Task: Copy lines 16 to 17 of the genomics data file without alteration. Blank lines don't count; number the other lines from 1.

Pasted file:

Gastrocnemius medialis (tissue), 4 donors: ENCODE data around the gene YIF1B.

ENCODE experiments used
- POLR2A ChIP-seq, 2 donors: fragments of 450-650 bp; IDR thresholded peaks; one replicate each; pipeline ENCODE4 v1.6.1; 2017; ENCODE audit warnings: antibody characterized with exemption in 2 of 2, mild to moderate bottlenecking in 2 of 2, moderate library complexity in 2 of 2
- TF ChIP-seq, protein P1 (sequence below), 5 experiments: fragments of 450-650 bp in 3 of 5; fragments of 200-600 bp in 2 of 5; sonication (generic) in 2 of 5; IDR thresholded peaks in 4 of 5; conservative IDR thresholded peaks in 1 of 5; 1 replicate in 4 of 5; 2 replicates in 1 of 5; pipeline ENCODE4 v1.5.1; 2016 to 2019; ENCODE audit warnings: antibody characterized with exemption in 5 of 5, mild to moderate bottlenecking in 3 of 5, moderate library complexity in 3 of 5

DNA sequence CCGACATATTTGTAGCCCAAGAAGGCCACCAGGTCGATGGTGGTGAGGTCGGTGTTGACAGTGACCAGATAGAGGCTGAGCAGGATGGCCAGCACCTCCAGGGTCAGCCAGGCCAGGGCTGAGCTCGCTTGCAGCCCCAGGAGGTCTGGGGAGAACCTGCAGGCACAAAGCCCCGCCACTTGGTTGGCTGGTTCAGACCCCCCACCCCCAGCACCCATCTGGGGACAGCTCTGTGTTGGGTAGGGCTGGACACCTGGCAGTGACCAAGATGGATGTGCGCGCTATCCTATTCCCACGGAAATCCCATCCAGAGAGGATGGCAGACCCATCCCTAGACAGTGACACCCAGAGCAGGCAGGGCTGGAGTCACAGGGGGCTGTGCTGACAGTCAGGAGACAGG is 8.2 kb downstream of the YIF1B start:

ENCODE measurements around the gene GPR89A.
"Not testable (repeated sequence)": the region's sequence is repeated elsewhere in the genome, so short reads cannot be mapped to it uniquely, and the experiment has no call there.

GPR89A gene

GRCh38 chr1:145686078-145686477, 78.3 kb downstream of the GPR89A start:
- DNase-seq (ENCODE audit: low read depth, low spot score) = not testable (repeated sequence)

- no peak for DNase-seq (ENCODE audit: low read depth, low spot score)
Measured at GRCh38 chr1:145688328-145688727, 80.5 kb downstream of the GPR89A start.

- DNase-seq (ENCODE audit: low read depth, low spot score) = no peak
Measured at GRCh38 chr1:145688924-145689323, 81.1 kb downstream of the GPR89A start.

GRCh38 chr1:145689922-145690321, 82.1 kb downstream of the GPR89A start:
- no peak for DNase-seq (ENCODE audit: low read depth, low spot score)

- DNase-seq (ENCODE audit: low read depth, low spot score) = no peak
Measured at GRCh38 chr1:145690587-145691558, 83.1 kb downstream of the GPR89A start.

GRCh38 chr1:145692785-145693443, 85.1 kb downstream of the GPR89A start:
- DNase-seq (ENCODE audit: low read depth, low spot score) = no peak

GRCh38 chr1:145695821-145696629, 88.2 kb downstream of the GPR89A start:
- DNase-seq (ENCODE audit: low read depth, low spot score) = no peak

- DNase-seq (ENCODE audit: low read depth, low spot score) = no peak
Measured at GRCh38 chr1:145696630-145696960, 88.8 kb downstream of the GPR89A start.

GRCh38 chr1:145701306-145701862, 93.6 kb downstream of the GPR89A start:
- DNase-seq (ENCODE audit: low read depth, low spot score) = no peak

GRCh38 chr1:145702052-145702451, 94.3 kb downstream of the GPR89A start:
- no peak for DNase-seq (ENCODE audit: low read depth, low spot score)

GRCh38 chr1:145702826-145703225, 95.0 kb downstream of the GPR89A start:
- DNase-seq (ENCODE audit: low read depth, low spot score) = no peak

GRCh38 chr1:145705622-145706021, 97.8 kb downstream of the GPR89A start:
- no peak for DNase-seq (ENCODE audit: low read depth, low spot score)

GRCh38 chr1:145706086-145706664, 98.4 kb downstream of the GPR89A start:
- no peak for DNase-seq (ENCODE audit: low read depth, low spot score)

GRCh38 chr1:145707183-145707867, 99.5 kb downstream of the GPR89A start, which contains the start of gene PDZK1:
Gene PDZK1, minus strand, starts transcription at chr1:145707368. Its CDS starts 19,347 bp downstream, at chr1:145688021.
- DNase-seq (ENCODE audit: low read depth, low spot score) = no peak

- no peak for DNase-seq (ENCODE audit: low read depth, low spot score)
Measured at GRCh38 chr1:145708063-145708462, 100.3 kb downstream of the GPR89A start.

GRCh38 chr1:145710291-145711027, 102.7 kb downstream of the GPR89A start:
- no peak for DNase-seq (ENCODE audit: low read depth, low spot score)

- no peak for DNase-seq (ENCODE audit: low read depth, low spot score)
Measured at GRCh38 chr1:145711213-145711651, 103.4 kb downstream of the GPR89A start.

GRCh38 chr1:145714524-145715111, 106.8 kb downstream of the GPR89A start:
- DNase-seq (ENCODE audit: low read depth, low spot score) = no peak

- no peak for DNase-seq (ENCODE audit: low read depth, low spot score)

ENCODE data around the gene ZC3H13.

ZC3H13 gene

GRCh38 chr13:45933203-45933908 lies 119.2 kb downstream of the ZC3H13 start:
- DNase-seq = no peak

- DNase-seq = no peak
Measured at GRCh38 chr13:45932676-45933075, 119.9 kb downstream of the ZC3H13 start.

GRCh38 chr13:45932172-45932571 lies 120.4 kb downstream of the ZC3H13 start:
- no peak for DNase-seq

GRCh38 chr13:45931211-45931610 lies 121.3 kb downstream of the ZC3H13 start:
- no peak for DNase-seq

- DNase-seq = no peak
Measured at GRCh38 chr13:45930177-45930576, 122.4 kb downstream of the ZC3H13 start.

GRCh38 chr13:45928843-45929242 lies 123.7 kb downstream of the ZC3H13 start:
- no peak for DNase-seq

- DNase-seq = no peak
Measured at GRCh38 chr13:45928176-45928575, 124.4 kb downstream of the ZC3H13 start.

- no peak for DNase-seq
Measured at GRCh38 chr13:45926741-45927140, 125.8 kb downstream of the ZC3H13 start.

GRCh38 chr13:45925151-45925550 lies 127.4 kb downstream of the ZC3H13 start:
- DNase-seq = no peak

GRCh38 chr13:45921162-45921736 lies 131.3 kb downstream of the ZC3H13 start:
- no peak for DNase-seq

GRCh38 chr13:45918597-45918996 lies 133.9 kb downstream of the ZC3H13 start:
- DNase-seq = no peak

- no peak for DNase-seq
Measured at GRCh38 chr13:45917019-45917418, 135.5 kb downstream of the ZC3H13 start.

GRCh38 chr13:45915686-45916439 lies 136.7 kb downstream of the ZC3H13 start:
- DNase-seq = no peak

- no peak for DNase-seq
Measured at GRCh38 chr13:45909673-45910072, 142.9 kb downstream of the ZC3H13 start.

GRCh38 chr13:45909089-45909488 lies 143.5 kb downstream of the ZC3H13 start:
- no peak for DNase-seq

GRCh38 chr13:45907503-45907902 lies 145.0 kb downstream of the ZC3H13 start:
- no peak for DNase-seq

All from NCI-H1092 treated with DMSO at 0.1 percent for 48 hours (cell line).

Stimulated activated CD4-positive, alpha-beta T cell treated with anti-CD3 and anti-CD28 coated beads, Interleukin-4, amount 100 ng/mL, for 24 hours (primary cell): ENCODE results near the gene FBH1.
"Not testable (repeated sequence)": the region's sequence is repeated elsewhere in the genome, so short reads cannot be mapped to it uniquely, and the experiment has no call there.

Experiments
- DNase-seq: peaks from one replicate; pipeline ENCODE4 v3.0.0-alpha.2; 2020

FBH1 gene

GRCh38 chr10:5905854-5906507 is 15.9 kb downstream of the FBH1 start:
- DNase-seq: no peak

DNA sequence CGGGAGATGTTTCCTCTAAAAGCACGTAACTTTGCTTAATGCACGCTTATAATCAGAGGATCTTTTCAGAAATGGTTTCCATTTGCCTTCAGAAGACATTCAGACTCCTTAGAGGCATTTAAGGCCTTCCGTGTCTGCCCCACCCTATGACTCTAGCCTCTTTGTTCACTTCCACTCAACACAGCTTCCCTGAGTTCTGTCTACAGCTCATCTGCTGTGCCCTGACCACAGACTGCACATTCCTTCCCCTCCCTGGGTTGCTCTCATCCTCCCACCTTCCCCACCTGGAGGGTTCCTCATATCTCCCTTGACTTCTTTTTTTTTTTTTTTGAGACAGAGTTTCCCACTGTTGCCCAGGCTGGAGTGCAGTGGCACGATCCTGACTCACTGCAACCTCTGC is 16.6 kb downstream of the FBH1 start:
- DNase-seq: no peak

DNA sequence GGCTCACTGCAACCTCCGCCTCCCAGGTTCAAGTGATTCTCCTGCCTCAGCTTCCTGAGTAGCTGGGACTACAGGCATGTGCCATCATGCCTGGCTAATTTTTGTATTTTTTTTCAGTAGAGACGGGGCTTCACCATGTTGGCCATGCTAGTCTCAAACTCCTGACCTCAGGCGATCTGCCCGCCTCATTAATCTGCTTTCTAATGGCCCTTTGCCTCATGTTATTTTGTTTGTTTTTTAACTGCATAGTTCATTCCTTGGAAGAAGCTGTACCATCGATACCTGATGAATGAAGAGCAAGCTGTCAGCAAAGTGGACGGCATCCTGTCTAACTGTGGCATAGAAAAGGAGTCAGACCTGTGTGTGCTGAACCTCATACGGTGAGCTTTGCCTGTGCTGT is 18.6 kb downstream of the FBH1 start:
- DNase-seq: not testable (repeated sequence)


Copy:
- no peak for DNase-seq (ENCODE audit: low read depth, low spot score)

- DNase-seq (ENCODE audit: low read depth, low spot score) = no peak